- Waikato Hospital advised, “A consented to the surgery and signed the appropriate consent forms”
- Her doctor wrote to the surgeon, “she has been on H2 antagonists and proton inhibitors and I hope that when we get her gall bladder out we will be able to get her off all medication”
- Fast forward 13 years, the patient was then aged 61, and she presented herself to the Hospital Emergency Department with sudden severe right upper abdominal colic-like pain, and chest pain radiating to the shoulders, associated with sweating, pallor, nausea and vomiting.
- She meets with a surgeon and discussed the symptoms she was experiencing, and explained the ultrasound results – there were no sign of gallstones or gallbladder due to it being possibly ‘contracted’. He explained laparoscopic surgery and its general risks.
- Despite the surgeon ordering a preliminary CT scan, the surgeon fails to review the results before conducting a cholecystectomy, blaming a lack of computer printing skills. The CT scan report clearly stated that the gallbladder had been previously removed, “Cholecystectomy clips are seen”.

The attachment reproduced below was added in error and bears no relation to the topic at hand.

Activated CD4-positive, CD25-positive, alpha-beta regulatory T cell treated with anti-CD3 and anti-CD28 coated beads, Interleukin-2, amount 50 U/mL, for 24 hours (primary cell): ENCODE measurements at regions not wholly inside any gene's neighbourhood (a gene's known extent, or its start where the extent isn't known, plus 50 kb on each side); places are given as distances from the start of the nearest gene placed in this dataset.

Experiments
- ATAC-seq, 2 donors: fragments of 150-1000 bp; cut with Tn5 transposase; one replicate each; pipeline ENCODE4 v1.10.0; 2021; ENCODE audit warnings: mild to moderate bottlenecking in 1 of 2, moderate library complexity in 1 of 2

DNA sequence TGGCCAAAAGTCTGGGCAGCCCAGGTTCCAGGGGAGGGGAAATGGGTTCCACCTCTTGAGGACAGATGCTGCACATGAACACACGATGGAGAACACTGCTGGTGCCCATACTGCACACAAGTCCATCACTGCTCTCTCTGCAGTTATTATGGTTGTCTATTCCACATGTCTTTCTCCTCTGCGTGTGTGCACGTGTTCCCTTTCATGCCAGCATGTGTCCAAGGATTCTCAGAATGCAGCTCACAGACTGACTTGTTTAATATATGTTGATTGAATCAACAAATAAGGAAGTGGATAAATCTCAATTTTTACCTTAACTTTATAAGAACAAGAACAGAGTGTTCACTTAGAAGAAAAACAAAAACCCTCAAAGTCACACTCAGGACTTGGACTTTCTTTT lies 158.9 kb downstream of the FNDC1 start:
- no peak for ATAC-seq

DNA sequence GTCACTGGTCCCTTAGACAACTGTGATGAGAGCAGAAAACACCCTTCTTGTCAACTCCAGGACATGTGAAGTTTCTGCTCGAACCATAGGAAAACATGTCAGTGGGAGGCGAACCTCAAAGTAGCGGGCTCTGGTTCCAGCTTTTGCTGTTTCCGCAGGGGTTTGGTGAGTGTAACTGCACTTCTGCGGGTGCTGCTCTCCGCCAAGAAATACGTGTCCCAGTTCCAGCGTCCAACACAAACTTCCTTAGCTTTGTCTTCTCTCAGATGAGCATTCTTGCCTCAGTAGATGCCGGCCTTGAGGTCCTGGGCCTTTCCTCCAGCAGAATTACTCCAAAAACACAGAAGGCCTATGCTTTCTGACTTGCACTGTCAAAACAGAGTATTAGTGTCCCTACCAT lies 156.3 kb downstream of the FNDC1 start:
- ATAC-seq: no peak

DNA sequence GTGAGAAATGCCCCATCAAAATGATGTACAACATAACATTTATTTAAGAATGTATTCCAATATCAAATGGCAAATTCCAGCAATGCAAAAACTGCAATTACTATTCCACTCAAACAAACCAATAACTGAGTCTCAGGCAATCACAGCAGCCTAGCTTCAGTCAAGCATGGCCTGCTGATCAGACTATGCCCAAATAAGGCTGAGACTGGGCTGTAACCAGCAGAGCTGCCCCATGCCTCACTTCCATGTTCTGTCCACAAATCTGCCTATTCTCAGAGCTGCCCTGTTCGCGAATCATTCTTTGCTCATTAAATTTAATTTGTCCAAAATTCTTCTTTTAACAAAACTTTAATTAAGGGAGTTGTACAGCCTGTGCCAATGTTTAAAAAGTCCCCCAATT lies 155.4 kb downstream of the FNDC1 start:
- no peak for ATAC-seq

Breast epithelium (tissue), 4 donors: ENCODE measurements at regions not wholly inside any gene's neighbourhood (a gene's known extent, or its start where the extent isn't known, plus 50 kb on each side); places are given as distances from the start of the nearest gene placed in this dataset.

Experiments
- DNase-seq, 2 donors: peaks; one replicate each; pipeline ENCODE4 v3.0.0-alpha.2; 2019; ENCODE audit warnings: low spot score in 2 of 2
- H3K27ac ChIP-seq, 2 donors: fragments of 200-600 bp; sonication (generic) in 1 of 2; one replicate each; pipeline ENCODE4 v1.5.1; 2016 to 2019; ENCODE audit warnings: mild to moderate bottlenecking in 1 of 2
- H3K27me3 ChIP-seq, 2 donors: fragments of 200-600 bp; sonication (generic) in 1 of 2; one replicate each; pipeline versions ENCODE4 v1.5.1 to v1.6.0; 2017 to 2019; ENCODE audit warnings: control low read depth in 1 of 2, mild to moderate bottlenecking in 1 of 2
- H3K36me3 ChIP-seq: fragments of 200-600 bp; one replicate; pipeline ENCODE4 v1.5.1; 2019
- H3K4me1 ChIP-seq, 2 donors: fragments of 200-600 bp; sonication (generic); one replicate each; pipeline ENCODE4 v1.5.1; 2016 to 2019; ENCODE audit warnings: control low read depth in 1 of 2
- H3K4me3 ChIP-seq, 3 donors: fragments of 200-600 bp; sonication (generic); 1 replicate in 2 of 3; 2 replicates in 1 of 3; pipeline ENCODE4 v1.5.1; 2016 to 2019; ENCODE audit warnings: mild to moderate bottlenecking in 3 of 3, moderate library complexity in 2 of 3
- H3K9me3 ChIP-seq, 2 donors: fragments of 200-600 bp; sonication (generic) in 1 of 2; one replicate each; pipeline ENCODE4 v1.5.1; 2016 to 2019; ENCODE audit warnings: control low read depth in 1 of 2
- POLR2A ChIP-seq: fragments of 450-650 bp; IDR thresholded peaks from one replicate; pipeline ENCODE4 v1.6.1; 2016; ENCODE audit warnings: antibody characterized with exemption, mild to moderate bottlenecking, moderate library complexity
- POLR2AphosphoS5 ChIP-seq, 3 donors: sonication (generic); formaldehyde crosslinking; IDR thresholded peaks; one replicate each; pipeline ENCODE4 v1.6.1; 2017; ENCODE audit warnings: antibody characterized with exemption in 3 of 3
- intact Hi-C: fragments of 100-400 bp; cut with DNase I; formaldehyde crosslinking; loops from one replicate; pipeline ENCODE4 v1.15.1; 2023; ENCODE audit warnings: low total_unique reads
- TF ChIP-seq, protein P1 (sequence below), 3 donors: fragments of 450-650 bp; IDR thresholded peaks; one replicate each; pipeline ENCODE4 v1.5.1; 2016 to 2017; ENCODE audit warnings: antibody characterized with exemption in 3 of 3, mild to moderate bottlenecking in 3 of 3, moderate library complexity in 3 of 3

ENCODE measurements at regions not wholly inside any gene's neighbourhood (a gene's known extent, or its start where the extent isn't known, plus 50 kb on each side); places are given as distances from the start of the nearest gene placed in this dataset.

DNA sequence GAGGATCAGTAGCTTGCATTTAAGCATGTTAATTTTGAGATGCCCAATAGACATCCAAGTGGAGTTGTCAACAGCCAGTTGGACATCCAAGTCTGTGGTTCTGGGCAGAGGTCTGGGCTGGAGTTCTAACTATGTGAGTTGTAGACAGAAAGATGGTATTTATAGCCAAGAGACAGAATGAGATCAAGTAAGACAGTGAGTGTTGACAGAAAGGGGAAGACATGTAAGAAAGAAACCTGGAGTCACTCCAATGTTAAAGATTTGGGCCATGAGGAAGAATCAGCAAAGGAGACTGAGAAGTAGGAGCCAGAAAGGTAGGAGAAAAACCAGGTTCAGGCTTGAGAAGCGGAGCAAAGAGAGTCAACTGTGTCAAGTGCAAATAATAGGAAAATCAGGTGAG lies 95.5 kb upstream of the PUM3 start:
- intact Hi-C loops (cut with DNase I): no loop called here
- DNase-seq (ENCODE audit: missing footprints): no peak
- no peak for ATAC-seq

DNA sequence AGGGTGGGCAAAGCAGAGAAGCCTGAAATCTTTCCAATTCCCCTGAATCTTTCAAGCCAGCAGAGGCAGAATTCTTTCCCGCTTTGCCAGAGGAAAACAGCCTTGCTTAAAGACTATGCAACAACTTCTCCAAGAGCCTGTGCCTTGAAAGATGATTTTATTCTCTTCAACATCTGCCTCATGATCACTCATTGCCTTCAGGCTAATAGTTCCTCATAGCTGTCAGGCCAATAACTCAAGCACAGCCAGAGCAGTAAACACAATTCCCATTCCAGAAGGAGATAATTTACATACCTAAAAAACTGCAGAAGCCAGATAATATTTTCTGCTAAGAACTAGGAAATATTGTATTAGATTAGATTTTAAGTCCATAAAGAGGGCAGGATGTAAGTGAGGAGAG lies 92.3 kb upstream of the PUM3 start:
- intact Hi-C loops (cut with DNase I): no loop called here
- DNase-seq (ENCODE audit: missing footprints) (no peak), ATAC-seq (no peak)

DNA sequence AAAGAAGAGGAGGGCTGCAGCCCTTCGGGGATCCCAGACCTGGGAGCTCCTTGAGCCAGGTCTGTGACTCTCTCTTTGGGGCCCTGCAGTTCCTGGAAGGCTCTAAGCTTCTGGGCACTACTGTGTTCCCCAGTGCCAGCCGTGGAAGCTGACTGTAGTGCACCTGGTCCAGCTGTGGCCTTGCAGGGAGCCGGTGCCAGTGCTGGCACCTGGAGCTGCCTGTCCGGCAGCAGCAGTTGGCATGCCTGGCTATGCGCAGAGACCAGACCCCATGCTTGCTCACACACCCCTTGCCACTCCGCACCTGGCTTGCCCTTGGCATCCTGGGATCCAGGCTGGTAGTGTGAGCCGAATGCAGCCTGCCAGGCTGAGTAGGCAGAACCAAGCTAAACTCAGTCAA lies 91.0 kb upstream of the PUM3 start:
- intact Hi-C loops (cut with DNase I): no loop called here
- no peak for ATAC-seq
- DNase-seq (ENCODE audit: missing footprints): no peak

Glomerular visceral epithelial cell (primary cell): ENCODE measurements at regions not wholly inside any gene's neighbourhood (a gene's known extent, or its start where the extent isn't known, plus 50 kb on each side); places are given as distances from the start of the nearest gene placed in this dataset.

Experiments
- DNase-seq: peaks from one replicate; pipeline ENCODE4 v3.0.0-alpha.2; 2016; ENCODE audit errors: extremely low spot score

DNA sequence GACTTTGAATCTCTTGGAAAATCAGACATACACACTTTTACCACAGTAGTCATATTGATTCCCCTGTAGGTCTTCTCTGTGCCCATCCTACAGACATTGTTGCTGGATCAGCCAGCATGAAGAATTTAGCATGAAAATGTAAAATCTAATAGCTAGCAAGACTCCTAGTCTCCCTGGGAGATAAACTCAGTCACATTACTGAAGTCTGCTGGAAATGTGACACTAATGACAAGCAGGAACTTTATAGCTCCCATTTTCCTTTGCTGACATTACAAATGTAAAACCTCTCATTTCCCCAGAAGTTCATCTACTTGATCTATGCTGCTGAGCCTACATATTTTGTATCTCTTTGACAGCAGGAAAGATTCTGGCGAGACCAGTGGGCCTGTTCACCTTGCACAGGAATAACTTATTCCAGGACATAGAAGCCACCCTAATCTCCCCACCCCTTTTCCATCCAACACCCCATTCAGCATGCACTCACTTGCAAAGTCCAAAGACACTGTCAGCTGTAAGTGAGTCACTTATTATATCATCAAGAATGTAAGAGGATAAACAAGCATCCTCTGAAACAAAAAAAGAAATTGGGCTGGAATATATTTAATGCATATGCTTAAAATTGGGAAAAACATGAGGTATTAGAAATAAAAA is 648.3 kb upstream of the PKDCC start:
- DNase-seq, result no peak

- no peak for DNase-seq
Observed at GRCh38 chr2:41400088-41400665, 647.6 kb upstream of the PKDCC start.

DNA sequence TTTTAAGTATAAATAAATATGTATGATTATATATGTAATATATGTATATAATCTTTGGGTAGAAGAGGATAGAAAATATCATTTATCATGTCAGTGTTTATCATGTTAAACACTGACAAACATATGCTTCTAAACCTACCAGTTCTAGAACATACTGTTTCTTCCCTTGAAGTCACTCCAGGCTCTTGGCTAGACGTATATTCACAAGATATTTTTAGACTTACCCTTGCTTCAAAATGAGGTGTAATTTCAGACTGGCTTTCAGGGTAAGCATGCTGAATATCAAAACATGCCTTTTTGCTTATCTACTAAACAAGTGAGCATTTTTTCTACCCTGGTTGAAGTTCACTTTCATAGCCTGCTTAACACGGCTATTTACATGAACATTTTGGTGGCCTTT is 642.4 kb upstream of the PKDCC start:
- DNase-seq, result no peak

- During the surgery, the surgeon ‘initially’ believed that he had removed a shrunken gallbladder, but then found that a major duct injury had occurred.
NOTE: Although never disclosed, as transparency and honesty was lacking, the bile duct injury was most likely the most serious possible after removing a portion of the common bile duct.
Epigastric pain: Pain or discomfort right below your ribs in the area of your upper abdomen. It often happens alongside other common symptoms of your digestive system. These symptoms can include heartburn, bloating, and gas.
4. The HDC Investigation Outcome
The surgeon breached the following provisions of the Code of Health and Disability Services Consumers’ Rights (the Code):
- Dr C operated on Mrs A in these circumstances, he did not exercise an appropriate degree of care by reviewing all the information available to him, and therefore did not minimise the potential harm to Mrs A. Accordingly, in my opinion, Dr C breached Rights 4(1) and 4(4) of the Code.
- Failing to review CT scan report, review patient records detailing previous cholecystectomy; and
- There was insufficient information available to assess the suitability of the procedure for Mrs A, including the risks and benefits. Consequently, he did not provide her with an adequate explanation of her condition. This was information she needed before making an informed choice, or giving informed consent. Accordingly, in my view, Dr C breached Rights 6(2) and 7(1) of the Code.
- Advisor: consented and planned for a laparoscopic cholecystectomy before all the results had been viewed and this coupled with not picking up the relevant history or examination findings …. A departure from the normal standard of care in the preoperative work up of this patient which I would regard as a severe departure from good practice.” And,